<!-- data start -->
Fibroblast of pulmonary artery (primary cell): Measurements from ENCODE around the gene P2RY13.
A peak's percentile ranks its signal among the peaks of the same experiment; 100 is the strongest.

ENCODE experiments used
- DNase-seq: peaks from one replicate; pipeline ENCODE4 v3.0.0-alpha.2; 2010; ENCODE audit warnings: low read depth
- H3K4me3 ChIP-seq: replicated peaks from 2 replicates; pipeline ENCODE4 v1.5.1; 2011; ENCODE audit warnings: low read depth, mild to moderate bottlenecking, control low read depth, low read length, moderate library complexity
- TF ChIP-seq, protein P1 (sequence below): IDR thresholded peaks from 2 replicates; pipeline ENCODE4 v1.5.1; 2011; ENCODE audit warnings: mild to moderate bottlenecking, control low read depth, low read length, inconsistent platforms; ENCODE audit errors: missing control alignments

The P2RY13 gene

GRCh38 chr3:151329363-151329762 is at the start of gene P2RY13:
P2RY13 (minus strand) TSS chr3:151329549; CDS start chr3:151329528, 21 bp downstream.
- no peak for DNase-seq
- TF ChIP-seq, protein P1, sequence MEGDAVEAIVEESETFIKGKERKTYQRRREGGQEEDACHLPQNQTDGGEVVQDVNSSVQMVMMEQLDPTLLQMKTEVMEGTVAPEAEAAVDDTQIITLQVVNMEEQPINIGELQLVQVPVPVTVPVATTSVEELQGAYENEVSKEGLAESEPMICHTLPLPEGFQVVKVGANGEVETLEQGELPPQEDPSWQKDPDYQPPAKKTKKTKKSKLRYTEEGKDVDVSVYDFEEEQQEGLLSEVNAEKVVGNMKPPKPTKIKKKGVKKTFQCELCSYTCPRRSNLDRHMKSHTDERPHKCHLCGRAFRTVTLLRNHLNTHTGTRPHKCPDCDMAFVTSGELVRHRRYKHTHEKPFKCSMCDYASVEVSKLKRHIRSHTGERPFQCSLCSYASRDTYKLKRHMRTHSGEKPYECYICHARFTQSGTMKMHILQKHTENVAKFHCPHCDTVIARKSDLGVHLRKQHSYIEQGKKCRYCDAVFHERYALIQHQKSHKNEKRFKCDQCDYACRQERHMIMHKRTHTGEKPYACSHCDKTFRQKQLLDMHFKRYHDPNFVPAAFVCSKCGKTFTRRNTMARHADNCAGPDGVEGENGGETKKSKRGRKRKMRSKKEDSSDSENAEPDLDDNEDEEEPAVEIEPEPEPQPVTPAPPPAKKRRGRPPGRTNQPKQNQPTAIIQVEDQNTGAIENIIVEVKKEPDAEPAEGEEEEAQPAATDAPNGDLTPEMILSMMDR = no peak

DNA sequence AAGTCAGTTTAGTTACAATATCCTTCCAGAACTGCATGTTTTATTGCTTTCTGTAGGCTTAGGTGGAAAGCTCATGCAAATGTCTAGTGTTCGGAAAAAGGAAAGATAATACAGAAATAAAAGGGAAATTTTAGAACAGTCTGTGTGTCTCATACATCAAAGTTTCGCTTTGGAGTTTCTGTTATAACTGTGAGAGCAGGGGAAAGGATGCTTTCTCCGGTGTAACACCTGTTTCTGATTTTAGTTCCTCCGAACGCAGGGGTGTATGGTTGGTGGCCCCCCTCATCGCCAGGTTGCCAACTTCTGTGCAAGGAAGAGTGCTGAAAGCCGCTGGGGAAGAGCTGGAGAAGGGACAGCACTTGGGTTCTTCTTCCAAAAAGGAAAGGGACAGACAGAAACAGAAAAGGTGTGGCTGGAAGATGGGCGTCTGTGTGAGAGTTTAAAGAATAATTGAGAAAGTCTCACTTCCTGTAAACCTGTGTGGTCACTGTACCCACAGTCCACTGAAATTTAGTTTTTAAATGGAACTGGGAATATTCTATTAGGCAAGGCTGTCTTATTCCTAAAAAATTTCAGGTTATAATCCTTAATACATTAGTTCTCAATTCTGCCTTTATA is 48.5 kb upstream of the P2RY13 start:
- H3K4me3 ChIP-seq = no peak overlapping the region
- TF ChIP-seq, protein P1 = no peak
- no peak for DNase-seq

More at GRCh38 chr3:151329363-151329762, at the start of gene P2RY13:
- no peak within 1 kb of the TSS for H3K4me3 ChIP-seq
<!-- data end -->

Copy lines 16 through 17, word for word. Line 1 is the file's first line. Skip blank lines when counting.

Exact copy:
More at GRCh38 chr3:151329363-151329762, at the start of gene P2RY13:
- no peak within 1 kb of the TSS for H3K4me3 ChIP-seq